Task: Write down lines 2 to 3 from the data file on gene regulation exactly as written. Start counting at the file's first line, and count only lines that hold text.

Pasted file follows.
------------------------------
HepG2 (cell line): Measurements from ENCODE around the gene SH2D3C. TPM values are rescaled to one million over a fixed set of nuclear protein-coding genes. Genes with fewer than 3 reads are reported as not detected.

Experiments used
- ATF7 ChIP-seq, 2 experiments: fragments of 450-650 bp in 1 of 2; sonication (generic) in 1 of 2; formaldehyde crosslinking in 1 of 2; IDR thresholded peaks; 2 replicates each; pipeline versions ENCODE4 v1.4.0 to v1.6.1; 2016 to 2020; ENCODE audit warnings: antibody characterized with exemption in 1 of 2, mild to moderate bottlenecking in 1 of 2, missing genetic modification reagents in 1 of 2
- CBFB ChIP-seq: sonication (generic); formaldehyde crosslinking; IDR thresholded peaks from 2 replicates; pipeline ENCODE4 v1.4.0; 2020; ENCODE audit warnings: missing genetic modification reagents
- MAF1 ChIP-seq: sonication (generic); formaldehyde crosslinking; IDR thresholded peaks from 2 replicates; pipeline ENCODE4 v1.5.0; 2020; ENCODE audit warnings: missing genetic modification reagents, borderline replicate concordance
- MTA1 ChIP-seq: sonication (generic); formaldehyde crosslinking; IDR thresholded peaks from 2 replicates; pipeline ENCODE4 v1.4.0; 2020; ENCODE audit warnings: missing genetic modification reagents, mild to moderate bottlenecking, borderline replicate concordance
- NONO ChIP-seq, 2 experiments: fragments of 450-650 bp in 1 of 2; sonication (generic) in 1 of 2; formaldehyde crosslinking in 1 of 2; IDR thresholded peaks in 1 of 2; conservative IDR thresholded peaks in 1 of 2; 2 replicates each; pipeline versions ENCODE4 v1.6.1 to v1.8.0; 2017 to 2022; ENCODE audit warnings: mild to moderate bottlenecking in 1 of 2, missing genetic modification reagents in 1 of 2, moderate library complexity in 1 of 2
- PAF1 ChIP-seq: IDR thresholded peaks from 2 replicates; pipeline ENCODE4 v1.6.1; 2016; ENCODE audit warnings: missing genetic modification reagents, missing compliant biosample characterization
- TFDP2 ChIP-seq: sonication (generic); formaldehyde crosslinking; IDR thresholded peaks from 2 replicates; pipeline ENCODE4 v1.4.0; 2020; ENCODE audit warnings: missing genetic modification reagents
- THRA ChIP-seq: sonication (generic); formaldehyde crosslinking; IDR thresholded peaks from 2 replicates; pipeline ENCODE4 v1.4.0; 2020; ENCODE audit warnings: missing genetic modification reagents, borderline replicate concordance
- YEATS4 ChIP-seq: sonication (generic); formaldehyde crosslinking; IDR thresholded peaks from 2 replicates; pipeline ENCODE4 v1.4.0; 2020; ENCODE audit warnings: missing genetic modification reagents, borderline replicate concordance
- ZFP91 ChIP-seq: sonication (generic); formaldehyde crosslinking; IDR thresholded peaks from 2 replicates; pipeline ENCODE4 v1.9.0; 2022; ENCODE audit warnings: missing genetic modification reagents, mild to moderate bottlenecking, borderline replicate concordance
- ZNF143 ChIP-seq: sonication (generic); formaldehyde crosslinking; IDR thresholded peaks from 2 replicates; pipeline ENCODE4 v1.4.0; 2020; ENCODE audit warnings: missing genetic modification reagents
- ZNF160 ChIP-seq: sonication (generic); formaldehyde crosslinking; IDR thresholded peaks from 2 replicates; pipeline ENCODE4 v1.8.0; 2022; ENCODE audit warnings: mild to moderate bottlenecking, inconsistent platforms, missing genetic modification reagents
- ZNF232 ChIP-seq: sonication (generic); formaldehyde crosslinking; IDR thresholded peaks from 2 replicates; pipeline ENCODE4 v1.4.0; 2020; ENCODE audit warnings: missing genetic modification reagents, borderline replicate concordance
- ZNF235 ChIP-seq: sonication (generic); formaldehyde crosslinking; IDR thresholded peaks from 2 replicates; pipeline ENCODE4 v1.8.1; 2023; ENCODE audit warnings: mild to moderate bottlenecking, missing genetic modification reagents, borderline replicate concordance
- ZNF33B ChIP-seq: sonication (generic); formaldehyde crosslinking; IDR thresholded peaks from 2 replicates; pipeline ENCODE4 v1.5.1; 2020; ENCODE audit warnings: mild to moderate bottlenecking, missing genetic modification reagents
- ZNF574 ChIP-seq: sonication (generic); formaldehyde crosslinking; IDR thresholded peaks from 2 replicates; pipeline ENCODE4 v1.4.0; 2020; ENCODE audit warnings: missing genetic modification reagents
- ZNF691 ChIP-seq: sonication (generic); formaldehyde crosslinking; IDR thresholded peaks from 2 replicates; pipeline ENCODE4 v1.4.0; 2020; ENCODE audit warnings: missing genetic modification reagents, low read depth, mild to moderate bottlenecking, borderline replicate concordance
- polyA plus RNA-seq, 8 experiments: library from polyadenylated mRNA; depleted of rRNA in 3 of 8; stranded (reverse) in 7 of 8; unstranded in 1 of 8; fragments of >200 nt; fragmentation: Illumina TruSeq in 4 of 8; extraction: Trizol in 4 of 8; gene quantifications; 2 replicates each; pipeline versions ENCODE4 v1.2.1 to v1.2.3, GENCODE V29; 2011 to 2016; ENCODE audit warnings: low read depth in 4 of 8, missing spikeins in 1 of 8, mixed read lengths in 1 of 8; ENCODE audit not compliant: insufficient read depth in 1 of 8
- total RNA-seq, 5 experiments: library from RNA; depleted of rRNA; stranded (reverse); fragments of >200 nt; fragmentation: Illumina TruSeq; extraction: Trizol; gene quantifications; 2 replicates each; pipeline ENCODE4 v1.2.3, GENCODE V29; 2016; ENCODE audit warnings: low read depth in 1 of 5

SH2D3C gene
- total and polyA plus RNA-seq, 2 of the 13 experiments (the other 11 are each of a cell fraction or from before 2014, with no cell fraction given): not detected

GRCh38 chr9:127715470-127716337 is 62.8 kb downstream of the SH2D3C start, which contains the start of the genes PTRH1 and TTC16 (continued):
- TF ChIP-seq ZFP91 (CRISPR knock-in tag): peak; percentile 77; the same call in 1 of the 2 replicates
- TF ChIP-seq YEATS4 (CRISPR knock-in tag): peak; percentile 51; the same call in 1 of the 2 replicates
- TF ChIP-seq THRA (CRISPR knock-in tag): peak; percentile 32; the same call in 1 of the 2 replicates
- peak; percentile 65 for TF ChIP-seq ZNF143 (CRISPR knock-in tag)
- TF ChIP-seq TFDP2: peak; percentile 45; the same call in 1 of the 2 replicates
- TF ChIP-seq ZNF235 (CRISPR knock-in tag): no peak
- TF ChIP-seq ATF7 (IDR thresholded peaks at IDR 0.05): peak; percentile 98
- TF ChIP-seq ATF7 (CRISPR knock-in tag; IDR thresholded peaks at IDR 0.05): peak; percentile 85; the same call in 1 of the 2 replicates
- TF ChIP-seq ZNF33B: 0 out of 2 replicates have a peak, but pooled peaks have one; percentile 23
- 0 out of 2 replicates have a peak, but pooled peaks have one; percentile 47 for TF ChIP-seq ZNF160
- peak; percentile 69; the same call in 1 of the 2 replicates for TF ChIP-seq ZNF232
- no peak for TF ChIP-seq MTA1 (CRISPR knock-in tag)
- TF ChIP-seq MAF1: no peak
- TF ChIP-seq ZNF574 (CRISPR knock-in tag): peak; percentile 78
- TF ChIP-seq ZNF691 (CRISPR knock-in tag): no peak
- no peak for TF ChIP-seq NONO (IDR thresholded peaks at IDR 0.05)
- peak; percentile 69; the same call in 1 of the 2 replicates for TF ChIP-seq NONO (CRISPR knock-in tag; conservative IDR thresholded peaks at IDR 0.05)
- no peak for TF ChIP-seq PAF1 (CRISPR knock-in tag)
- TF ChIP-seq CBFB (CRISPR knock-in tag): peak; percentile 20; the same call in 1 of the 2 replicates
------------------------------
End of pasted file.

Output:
Experiments used
- ATF7 ChIP-seq, 2 experiments: fragments of 450-650 bp in 1 of 2; sonication (generic) in 1 of 2; formaldehyde crosslinking in 1 of 2; IDR thresholded peaks; 2 replicates each; pipeline versions ENCODE4 v1.4.0 to v1.6.1; 2016 to 2020; ENCODE audit warnings: antibody characterized with exemption in 1 of 2, mild to moderate bottlenecking in 1 of 2, missing genetic modification reagents in 1 of 2